Self Regulation and the Young Child
What is self regulation? I hear this term all the time in the child development world now. So what is it and why is it important?
Self regulation in child development is the ability to focus attention and control emotional response. Essentially it is the ability to manage your response to your environment, thoughts, and feelings. This is an ongoing process throughout life, but you learn the basis in childhood.
Have you ever seen a child melt down from a seemingly mundane exchange? To use the infamous example, a child begging for a red cup, being handed a red cup, and bursting into tears because they actually wanted a blue cup.
Say an adult had a cup they wanted. A word quirk of mine is that I have two insulated cups meant for hot liquid. I use one for tea and one for coffee. If you put tea in the coffee cup, your tea will taste like coffee. Gross. If I had someone make me a cup of tea but put it in my coffee cup how would I respond? In the world of problems this is minor. I doubt I'd be angry, certainly I wouldn't throw myself to the floor screaming. Maybe I would get up and switch the cup. Maybe I'd say, "Thank you, but the blue one is my designated coffee cup, would you please use the other one?" Maybe I'd be very slightly bothered but drink it anyway in appreciation of someone getting a drink for me.
Let's use a different example. Let's say I'm at work at a make believe office job and my boss is telling me we have a huge project due in two days. Two days is not nearly enough time to get the work completed. My boss is always setting ridiculous deadlines. I'm beyond annoyed and want to cuss them out. As an adult, I know I can't fly off the handle if I don't want to be fired. So I suggest a compromise, ask for additional help for the team or maybe I remove my self from the situation and take time to calm down and work out a plan.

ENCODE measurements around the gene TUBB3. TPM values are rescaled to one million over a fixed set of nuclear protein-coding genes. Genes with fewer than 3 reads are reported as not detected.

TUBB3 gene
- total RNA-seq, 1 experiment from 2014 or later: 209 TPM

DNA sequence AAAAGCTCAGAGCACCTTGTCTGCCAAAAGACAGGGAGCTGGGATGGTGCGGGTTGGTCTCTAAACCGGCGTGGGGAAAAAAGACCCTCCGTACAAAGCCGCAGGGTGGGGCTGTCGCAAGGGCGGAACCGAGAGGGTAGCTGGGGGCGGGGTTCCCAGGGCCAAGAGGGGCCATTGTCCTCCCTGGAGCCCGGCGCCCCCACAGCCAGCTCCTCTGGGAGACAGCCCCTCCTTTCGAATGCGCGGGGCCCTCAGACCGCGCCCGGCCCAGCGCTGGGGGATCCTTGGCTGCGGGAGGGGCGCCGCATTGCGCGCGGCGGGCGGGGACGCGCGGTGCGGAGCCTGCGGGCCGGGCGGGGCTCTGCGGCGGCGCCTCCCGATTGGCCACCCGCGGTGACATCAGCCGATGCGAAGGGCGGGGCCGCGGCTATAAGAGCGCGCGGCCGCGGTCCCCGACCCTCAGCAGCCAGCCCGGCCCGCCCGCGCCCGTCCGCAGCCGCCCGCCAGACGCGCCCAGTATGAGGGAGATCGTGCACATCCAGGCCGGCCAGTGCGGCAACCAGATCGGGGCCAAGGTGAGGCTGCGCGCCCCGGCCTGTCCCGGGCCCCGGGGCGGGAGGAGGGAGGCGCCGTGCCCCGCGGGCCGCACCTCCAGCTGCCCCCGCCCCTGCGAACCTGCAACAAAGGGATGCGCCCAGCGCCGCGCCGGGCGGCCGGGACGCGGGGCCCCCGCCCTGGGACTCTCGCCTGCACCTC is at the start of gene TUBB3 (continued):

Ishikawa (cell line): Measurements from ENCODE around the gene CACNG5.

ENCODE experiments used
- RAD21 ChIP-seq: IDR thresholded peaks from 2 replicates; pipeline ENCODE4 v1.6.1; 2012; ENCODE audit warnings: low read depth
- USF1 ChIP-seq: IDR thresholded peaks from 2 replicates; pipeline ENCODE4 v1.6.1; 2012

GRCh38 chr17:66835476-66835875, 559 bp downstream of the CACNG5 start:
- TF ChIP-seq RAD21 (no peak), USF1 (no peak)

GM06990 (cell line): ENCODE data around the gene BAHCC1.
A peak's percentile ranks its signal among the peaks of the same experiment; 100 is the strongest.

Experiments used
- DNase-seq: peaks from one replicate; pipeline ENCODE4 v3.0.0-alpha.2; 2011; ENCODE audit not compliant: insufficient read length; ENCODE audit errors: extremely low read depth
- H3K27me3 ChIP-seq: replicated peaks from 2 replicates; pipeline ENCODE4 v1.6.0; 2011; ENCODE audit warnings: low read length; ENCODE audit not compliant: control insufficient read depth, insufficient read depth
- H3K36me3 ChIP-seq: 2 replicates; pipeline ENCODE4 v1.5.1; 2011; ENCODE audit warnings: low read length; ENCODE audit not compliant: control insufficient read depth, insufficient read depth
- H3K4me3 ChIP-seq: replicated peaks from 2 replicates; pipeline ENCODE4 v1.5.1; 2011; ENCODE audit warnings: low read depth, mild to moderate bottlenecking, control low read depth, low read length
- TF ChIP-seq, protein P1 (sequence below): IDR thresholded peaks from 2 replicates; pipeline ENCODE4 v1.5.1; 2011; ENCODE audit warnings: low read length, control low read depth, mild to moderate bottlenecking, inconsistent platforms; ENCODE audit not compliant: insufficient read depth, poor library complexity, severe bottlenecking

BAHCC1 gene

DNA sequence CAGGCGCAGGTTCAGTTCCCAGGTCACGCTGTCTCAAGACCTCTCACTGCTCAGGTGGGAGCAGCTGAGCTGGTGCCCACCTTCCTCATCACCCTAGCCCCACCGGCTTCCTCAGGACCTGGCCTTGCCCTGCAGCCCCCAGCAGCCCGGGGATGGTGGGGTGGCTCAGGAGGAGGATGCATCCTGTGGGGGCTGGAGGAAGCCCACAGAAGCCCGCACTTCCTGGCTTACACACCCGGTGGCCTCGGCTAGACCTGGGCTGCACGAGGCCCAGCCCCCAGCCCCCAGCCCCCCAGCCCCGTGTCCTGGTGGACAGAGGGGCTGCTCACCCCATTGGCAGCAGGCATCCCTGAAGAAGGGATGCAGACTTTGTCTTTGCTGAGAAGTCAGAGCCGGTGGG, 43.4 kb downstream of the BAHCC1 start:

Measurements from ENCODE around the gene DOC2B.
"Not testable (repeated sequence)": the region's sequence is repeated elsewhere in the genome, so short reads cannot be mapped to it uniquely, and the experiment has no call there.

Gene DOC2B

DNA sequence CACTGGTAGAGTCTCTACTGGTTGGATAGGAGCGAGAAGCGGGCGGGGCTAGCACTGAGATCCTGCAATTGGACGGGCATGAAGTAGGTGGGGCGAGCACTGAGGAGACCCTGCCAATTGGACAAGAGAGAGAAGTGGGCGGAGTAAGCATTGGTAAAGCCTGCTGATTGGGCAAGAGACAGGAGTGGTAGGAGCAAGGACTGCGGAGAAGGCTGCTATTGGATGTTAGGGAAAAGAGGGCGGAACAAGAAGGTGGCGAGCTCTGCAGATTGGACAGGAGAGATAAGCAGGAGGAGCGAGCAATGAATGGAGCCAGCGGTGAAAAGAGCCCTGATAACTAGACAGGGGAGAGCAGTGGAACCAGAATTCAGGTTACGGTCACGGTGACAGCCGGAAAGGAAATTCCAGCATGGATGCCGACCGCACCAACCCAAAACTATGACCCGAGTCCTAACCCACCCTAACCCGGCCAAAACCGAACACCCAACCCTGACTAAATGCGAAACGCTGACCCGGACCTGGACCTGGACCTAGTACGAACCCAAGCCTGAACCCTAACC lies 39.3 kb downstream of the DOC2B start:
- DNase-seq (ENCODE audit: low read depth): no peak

In life there are many annoyances, major and minor. How you react to these moments depends on your ability to self regulate. You'd never be able to handle road rage, obnoxious bosses, well meaning idiots, or emergency situations without first working out these emotions in practice over more minor issues like what color cup you'd like to have at dinner.
Although it can be frustrating in the moment, take the time to help your child develop their self regulatory skills over these seemingly minor problems. It's minor to you, but it's a big deal to them, and this is an incredibly important part of being a child. Children aren't miniature adults, they are whole people with whole emotions, but they are developing people. They haven't developed the tools adults have. You grow and learn based on the problems you overcome. One day your child will be a teenager confronted with drugs, alcohol, college applications, grade point averages - how they react depends on the tools you gave them in early childhood. One day a friend may make them a cup of tea in the wrong cup or their boss may impose a ridiculous deadline. One day they may have to make tough medical decisions for themselves, for a child, or for you. How do you want them to react in those situations? How do you want them to react when emotioms run strong, and calm clear-headedness is hard to find?
A few thoughts to leave you with:
- Learning to overcome problems is an important part of becoming a member of society. Protecting children from problems means they won't learn how to handle them, and will fall apart when faced with life's challenges.
- Children function at the level of their brain development. Challenges are a good thing, but the brain can only handle what it's developmentally able to handle. Young children need help walking through their emotions, but practice makes progress.